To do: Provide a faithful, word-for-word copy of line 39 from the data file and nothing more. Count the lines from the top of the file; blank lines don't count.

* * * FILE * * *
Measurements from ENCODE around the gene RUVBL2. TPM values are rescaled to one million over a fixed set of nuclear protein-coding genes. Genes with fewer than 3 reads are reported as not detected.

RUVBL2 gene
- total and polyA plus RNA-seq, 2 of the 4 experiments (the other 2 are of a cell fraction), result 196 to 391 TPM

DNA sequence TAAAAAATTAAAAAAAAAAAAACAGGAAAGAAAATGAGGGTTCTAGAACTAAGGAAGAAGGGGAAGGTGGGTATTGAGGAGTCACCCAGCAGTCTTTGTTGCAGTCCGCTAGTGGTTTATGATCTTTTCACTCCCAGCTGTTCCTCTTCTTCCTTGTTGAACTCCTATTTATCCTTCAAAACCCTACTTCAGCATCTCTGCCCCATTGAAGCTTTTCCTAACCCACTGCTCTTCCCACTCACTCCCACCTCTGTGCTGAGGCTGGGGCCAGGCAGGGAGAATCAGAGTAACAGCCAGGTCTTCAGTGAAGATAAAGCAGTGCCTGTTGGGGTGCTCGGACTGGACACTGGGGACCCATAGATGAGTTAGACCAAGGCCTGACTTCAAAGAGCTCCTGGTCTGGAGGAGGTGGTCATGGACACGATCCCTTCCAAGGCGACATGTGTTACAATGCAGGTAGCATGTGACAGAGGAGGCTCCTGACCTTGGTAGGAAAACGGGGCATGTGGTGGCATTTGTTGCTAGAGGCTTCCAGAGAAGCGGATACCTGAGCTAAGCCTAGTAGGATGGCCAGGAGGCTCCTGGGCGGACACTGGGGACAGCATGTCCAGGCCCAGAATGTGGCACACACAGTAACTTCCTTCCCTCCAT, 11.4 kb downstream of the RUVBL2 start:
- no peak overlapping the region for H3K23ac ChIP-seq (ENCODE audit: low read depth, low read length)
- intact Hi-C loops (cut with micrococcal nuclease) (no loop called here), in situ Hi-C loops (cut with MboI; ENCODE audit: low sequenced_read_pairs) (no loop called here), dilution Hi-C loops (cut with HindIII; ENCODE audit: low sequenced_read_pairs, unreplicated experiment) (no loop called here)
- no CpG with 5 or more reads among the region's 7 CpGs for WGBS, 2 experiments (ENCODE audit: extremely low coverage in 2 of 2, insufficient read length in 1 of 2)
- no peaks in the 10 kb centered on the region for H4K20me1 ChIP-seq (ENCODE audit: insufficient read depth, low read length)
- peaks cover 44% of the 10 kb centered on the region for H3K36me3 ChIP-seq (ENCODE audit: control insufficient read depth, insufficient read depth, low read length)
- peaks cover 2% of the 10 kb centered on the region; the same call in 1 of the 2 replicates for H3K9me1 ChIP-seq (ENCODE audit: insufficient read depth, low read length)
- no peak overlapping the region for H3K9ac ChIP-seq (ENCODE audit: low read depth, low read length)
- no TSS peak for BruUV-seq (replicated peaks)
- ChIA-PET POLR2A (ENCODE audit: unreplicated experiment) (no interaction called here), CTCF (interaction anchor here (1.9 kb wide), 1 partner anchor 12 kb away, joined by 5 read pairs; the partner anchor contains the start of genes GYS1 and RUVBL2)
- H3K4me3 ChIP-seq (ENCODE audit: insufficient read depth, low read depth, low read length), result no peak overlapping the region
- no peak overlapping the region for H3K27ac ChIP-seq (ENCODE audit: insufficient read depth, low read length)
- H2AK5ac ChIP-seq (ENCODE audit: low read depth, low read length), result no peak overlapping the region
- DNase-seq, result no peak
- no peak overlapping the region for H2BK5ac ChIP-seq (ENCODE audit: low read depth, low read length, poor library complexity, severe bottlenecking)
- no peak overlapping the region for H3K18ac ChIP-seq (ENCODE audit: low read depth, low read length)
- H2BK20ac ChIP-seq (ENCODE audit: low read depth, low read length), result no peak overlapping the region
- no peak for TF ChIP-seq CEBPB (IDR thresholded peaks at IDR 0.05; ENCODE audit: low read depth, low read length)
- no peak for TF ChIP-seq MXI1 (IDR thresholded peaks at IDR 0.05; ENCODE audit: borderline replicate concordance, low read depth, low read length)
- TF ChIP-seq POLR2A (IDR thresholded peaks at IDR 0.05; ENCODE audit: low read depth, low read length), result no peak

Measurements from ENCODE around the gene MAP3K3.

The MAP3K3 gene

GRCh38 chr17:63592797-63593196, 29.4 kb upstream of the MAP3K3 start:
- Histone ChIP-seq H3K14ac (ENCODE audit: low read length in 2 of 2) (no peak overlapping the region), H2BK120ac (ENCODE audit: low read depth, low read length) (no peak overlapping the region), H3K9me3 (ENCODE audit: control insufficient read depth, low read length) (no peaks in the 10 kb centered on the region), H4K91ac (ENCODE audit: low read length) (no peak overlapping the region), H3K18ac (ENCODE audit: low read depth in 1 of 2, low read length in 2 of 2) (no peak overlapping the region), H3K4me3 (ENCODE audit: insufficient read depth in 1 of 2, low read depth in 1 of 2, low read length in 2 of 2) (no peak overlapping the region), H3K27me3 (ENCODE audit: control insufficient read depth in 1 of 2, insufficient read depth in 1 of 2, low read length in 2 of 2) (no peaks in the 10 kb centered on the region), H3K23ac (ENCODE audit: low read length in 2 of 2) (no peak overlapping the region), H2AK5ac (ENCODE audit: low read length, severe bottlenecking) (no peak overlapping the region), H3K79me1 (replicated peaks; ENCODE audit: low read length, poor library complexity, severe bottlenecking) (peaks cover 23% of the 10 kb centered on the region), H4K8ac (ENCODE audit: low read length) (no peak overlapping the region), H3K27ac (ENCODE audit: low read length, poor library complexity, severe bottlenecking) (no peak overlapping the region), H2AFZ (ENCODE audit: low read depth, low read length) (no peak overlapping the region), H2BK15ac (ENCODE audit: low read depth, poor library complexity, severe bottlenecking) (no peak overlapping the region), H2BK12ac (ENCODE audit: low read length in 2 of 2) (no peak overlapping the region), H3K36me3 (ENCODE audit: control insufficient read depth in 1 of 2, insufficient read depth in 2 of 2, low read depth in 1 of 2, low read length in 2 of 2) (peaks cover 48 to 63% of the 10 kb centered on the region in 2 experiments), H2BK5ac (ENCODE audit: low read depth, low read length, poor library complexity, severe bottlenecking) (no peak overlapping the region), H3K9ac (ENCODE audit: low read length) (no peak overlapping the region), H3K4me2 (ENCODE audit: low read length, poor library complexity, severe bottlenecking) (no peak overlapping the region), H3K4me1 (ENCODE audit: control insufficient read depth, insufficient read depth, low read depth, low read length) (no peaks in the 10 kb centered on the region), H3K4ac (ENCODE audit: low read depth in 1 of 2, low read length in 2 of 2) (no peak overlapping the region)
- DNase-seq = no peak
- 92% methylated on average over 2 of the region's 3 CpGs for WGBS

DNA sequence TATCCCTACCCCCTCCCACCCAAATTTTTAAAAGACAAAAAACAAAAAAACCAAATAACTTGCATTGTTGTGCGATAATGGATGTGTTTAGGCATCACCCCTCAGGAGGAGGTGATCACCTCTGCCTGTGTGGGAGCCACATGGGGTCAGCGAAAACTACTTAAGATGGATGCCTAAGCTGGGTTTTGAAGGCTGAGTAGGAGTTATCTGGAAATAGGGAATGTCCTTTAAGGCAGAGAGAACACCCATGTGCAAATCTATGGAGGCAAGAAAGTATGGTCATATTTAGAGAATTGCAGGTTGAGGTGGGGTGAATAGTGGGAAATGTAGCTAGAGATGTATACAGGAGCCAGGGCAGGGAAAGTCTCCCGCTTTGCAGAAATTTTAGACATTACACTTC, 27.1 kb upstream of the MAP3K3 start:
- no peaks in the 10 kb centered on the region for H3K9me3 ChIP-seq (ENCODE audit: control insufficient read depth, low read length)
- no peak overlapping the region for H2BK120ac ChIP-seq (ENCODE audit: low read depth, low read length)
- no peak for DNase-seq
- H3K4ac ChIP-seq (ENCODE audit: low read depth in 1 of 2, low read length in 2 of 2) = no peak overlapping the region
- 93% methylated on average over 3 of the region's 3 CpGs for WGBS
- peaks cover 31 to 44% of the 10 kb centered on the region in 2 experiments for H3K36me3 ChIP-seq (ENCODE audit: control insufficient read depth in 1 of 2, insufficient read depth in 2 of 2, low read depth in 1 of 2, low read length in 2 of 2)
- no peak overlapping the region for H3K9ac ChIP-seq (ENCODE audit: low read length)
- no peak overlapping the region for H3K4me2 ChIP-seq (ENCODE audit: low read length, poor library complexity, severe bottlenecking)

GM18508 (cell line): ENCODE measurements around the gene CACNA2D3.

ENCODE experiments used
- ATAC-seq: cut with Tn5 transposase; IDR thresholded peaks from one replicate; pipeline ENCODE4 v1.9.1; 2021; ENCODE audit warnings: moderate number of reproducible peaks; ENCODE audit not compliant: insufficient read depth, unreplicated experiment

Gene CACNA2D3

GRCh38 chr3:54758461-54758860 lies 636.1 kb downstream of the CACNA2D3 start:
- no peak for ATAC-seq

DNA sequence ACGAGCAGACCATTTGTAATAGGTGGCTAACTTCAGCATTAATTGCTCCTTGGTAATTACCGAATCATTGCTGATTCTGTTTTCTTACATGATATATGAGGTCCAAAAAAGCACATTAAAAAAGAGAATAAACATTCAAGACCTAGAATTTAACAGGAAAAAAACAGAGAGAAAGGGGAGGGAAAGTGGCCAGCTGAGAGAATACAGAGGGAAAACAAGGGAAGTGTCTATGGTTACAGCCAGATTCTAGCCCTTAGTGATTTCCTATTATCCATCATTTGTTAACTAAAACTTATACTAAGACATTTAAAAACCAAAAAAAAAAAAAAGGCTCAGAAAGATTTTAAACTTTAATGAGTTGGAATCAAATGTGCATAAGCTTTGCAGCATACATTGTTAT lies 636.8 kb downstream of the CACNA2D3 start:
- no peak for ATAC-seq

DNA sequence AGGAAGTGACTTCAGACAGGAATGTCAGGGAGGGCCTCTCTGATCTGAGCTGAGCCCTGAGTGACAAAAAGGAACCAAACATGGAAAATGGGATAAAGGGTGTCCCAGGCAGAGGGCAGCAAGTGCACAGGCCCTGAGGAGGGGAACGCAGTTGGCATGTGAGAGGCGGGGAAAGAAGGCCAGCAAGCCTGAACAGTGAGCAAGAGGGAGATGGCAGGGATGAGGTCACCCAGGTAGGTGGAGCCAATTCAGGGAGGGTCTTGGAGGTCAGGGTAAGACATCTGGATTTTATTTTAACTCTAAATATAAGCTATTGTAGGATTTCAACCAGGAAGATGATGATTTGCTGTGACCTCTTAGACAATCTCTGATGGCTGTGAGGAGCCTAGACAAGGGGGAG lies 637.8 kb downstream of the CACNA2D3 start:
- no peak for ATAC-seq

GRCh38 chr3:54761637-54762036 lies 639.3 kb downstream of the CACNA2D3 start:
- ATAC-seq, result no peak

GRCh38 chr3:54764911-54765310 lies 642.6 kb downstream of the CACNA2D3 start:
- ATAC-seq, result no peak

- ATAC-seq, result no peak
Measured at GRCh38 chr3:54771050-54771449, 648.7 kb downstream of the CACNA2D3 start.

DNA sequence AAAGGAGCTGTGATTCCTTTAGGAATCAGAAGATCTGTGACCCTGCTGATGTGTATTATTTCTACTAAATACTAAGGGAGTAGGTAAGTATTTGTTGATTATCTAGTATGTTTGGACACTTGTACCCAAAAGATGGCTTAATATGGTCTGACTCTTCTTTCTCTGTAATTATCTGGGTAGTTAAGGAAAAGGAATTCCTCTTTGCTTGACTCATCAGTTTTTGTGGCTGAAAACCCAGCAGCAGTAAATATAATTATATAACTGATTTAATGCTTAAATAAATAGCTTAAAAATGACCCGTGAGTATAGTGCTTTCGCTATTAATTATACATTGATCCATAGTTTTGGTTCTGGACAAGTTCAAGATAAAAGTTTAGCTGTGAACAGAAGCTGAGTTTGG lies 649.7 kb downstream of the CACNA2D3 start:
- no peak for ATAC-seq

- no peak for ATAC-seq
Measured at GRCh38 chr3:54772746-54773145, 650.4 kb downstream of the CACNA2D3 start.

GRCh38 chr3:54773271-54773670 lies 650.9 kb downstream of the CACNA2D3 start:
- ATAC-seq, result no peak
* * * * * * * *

GM18508 (cell line): ENCODE measurements around the gene CACNA2D3.